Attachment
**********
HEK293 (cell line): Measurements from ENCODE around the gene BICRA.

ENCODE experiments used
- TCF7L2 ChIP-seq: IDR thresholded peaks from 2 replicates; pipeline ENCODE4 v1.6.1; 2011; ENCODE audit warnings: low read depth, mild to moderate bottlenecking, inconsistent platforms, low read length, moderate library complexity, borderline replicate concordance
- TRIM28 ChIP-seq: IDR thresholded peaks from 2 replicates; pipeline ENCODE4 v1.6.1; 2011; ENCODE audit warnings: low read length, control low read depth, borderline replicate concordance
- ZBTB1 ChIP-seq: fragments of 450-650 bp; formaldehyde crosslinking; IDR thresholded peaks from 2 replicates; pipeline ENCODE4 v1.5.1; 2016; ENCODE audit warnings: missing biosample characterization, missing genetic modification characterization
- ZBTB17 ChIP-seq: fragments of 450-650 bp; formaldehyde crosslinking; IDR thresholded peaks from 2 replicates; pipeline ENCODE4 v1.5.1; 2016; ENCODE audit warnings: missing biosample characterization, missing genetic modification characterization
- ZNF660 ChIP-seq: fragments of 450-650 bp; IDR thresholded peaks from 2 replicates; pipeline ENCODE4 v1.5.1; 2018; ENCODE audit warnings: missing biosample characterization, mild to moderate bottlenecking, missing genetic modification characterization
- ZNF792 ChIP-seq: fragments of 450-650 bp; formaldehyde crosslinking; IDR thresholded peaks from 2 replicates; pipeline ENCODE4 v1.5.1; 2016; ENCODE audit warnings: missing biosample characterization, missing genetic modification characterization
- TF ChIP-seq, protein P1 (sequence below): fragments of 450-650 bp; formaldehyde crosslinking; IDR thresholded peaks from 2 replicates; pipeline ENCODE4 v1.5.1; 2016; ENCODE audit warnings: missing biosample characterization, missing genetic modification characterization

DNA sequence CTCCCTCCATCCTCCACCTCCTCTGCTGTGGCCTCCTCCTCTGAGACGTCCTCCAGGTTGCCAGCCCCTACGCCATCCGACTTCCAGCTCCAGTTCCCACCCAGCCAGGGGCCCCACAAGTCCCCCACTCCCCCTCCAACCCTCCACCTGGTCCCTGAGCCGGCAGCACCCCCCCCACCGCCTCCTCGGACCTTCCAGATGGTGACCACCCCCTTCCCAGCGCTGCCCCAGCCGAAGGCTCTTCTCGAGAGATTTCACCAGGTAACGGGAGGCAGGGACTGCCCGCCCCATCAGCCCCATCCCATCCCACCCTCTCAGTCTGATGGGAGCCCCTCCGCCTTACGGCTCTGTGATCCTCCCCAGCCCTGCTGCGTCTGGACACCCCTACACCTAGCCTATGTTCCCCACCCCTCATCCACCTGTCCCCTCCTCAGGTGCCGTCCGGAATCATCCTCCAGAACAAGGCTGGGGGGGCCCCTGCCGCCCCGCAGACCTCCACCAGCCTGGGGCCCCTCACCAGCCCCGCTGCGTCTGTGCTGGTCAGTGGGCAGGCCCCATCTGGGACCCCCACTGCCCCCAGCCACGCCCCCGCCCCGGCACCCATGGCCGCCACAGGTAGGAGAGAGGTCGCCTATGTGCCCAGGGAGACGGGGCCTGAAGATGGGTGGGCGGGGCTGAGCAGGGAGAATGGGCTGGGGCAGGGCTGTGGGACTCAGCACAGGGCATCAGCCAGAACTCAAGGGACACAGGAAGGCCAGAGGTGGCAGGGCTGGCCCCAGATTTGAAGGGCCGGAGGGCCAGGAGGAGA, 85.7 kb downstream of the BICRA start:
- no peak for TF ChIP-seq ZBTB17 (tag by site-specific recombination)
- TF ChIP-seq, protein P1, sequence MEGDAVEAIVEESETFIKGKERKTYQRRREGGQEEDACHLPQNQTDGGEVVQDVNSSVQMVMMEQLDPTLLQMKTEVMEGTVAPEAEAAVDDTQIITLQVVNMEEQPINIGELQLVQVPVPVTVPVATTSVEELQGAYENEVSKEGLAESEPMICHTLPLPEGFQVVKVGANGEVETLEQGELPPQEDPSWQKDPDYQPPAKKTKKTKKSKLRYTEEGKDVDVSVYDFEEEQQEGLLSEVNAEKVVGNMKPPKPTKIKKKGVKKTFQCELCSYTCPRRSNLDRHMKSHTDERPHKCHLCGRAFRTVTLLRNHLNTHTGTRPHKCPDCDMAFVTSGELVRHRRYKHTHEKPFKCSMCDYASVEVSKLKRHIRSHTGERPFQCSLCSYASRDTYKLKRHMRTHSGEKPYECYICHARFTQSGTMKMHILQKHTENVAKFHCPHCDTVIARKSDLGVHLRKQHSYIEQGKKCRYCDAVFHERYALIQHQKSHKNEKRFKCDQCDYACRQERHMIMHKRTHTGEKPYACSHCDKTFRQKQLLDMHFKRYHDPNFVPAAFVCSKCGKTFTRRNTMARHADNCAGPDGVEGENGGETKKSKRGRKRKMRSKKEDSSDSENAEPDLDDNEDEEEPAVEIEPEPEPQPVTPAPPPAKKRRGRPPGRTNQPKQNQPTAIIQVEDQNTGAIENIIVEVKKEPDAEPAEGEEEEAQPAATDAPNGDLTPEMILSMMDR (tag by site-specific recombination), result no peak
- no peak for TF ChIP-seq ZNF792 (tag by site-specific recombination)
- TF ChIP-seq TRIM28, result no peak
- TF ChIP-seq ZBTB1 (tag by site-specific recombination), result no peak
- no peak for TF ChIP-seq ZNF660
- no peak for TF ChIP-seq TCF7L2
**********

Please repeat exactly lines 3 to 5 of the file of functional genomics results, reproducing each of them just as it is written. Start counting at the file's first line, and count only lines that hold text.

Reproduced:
- TCF7L2 ChIP-seq: IDR thresholded peaks from 2 replicates; pipeline ENCODE4 v1.6.1; 2011; ENCODE audit warnings: low read depth, mild to moderate bottlenecking, inconsistent platforms, low read length, moderate library complexity, borderline replicate concordance
- TRIM28 ChIP-seq: IDR thresholded peaks from 2 replicates; pipeline ENCODE4 v1.6.1; 2011; ENCODE audit warnings: low read length, control low read depth, borderline replicate concordance
- ZBTB1 ChIP-seq: fragments of 450-650 bp; formaldehyde crosslinking; IDR thresholded peaks from 2 replicates; pipeline ENCODE4 v1.5.1; 2016; ENCODE audit warnings: missing biosample characterization, missing genetic modification characterization